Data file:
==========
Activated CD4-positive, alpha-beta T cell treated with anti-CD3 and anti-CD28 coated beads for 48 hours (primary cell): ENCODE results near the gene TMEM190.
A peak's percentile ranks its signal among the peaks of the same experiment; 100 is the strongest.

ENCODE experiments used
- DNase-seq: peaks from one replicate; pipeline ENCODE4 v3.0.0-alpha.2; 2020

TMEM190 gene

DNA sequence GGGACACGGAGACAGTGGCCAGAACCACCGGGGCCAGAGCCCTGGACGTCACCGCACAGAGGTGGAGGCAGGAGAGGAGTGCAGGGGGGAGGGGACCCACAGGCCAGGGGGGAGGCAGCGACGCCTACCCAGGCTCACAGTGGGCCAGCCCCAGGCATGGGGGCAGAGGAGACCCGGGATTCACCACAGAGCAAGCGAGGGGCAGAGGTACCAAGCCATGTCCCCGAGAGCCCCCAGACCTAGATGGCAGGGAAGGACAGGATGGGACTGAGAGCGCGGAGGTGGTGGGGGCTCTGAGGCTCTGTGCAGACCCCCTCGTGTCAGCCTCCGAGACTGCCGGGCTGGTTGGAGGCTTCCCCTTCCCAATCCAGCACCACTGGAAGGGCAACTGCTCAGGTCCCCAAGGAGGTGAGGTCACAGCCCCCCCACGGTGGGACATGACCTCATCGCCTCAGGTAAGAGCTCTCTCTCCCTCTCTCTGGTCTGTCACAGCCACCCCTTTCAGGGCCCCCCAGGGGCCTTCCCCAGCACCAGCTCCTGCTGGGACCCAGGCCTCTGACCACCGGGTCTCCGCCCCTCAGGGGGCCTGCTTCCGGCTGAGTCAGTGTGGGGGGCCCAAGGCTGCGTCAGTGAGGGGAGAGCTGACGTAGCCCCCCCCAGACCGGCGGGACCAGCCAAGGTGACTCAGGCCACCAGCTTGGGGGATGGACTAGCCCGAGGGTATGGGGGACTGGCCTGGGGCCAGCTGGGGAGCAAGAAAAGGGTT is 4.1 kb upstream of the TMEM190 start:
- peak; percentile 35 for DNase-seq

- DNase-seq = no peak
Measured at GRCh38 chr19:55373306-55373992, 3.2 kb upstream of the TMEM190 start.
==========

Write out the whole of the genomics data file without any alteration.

Activated CD4-positive, alpha-beta T cell treated with anti-CD3 and anti-CD28 coated beads for 48 hours (primary cell): ENCODE results near the gene TMEM190.
A peak's percentile ranks its signal among the peaks of the same experiment; 100 is the strongest.

ENCODE experiments used
- DNase-seq: peaks from one replicate; pipeline ENCODE4 v3.0.0-alpha.2; 2020

TMEM190 gene

DNA sequence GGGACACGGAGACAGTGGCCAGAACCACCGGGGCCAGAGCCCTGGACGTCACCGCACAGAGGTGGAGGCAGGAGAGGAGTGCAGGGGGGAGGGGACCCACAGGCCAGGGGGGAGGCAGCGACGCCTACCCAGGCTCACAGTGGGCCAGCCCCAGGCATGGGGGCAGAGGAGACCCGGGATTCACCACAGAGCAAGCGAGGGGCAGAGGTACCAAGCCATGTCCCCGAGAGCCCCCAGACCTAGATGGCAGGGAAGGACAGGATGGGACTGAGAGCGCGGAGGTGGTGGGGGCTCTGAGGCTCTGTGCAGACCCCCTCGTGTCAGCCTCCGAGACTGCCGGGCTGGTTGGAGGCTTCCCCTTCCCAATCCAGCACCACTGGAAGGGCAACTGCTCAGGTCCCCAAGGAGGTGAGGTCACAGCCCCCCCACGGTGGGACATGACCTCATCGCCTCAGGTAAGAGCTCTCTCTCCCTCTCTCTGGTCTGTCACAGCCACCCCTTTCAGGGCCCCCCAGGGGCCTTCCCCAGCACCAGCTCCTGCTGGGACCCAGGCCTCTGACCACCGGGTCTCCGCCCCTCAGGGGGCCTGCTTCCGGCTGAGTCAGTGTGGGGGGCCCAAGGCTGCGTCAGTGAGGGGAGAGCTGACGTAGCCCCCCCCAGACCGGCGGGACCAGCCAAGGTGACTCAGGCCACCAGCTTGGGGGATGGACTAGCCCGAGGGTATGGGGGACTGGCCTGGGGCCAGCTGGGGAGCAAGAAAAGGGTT is 4.1 kb upstream of the TMEM190 start:
- peak; percentile 35 for DNase-seq

- DNase-seq = no peak
Measured at GRCh38 chr19:55373306-55373992, 3.2 kb upstream of the TMEM190 start.